In the development sector, buzzwords like “empower” and “develop” have inadvertently carved out hierarchies in conversations. Our engagements, especially with Chama DAO, have highlighted the difference between genuinely listening and merely hearing. While it’s easy to suggest solutions based on isolated successes, genuine progress emerges when we inquire, “What does success look like to you?”

(For readers seeking a direct understanding of our stance on the proposal, please refer to the final section.)

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Community Narratives:

Lucky Summer Estate, Dandora, Nairobi

Tempo Arts center a regenerated green space with an urban garden

“Success to me is waking up every morning and going to work on my shamba (farm) with no interference from the city council.  We worked really hard to clean up this quarry and this is the only green space for Kilometers, people are surrounded by the dandora landfill and polluted rivers that run black with sewage and industrial waste. This is the only place that they can get fresh clean vegetables, and some relief from the concrete jungle around them.

I want to be able to garden in peace so that the kids who use this as their playground can be inspired and see the importance of feeding the community. During the weekends or during the holidays, there’s 300-500 people in our fields, laughing, playing, relaxing, reading. Some make music, some come and make art, some are training and some are practicing acrobatics. That’s why we called it ‘Tempo arts canter’, you can’t make art in a dirty and polluted environment. You need the calm and tranquility that this nature provides to be able to sit and think well. 

This place has saved so many people, including myself, that’s why we call it a temple (tempo) Sometimes people have nowhere to go, they know they can always come here, we never turn anyone away. We have avocados, bananas and so much more, and enough to share if you need. We’ve been in that position before and this place saved us, so it’s now time to save others. 

The government MCA of our area wants to evict us, they say this land is not ours.. they’ve seen how we’ve made it into an oasis and now he wants to take it and build some high rise apartments. We constantly get harassed by them. They dig up the area so cars can’t pass to bring us speakers for our events. It scares me that all the work we have put in this place will be taken away from us. I know every tree in this place, I know when they have to be pruned, harvested and replanted. If I lose this place, I don’t know what future I will have.”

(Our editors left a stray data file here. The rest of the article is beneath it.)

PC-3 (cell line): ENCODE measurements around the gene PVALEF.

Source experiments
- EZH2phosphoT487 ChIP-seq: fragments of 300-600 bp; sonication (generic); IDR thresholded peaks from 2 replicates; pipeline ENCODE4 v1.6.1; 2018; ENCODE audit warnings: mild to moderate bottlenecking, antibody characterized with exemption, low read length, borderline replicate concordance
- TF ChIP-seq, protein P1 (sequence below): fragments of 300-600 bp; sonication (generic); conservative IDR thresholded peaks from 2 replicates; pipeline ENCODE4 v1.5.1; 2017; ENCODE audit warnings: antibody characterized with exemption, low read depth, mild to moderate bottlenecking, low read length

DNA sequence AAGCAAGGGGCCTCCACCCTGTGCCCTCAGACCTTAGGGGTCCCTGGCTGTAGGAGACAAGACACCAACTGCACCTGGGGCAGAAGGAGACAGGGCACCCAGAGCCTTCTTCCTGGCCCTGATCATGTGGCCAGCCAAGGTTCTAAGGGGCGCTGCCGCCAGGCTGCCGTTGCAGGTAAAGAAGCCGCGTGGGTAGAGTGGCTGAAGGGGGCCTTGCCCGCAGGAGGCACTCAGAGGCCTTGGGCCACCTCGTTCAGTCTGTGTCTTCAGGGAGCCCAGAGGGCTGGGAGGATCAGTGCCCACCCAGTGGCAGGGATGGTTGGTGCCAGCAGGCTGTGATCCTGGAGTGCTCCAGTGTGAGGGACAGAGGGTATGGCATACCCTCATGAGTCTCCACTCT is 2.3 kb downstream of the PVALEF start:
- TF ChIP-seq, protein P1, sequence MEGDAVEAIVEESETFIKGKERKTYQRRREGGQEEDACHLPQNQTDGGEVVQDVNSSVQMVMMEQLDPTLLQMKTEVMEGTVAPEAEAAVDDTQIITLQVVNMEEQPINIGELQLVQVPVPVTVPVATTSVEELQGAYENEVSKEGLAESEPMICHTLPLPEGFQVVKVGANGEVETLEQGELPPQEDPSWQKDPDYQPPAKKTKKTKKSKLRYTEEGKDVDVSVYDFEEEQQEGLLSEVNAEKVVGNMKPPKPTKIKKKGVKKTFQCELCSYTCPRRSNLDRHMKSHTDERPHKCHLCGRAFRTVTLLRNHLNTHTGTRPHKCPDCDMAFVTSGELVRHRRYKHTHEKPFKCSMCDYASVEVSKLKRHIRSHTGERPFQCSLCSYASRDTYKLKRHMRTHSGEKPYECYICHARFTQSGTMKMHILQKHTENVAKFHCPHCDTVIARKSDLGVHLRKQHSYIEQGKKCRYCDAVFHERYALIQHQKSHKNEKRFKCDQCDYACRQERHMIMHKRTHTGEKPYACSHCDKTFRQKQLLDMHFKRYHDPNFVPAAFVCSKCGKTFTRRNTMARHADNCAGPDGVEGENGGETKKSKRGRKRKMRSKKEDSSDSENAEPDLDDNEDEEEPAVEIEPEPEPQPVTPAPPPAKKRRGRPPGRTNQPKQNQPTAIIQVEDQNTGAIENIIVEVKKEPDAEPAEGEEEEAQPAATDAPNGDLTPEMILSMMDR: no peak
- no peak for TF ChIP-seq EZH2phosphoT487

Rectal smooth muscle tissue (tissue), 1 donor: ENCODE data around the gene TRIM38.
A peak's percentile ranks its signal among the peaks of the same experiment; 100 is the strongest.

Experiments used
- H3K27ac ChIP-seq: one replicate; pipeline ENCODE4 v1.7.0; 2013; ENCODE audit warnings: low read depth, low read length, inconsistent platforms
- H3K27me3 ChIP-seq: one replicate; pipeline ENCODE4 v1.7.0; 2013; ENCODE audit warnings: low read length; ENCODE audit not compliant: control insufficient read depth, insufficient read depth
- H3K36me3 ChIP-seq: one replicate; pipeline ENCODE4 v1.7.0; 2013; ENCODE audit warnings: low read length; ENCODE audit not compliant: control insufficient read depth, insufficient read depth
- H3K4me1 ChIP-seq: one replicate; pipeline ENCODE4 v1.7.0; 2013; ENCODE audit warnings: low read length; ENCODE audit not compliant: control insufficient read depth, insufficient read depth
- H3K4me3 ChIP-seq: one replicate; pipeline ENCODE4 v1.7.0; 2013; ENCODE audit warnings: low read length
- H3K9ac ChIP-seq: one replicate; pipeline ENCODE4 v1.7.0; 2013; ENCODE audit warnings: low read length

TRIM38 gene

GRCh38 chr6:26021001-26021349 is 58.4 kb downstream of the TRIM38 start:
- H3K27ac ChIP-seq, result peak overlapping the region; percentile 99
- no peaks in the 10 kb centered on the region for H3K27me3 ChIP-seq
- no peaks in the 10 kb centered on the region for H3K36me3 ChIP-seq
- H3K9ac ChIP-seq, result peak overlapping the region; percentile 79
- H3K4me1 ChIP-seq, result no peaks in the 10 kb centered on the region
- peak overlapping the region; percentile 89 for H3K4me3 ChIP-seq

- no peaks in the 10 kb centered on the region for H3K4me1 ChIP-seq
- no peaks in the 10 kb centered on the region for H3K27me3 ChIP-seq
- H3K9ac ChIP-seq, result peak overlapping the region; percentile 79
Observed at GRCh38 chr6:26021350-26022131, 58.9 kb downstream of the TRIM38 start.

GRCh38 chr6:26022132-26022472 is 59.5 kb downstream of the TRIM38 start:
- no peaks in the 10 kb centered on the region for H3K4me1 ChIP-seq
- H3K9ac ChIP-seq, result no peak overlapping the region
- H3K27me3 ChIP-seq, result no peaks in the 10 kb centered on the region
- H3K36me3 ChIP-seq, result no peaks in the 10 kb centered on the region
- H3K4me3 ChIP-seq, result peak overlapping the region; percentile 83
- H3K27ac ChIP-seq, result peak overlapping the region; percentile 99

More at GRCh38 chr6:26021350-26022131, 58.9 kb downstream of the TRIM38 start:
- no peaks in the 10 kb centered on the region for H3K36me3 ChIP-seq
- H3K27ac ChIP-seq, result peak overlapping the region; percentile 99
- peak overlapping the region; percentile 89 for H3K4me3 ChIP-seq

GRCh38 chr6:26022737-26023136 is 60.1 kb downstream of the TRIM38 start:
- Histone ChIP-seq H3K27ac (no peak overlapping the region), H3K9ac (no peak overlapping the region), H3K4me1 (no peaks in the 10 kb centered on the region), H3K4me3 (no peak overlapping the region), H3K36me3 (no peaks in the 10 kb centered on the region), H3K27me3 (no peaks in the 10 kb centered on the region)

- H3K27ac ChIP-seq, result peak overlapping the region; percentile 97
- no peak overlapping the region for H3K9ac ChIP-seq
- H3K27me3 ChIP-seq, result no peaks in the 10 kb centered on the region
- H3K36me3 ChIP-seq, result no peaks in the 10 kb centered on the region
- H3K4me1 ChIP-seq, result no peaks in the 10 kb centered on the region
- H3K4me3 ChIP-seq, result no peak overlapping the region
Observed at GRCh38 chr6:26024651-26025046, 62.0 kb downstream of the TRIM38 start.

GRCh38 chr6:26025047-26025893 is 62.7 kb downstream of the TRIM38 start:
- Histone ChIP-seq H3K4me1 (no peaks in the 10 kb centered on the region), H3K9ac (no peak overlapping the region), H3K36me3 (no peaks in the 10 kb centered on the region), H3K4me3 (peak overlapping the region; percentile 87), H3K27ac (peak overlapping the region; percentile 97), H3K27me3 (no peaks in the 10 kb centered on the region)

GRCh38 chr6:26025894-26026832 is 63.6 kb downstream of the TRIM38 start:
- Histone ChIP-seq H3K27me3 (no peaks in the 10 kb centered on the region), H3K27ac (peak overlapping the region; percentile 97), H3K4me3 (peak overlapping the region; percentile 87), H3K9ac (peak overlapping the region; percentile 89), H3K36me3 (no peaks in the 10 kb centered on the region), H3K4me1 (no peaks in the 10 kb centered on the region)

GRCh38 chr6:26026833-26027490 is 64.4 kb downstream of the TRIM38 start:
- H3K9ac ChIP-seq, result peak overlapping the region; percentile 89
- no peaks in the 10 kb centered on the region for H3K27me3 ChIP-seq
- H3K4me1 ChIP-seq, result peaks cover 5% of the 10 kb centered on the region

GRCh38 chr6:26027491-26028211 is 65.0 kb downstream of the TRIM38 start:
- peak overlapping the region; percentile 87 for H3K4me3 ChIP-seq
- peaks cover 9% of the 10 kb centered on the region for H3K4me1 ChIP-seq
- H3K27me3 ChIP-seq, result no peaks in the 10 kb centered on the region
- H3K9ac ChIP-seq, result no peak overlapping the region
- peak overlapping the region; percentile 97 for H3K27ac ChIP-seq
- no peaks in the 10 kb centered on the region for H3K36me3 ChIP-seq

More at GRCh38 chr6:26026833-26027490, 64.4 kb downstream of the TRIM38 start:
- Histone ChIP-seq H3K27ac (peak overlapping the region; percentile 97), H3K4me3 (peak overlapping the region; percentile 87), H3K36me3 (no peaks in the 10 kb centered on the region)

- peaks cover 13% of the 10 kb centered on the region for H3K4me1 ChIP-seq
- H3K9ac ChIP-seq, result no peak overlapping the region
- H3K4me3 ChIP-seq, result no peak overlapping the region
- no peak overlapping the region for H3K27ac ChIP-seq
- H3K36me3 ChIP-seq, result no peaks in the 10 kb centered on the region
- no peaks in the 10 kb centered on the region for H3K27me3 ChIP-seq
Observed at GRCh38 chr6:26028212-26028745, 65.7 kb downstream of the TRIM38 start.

-Tempo Arts CBO member 

Tempo Arts center members giving us a tour with landfill in the distance 

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Mida Creek, Watamu, Kilifi County

“Success to me looks like the entire community working together in harmony. If we do, we will all be happy. This creek, if managed well, has enough for all of us!  All of us at MCCC (Mida Creek Conservation Chama) are working together for the benefit of the creek. People are so disconnected from one another nowadays. Maybe it’s because we are so mixed now with so many different people from all over. Before people used to work as one and the community ensured that everyone was falling in line. Now one person acts in their own selfish interests. Some fishermen use mosquito nets for fishing, can you imagine that?! That means they pick even fingerlings that are not yet mature. This is unacceptable and lazy. Some of us go out to fish and come back with nearly nothing and it’s only because others are acting in their own interests. Fishing takes patience and one must understand the time you have to put in it. Not to come and spoil the entire ecosystem. 

Another thing is that people want to just take foreign aid money for projects that they know will not even work. They are so money hungry, they will go and form a chama, pay some women to be there and then take pictures and take the money and do the opposite of the work we are doing. Majority of Mangrove planting exercises are all useless. You cannot take a mangrove away from the mother, you are injuring the tree (by plucking the propagules from the tree instead of picking from the ground) then you are taking them to other areas that they will not even survive. 

Mangrove propagules growing successfully near their mother tree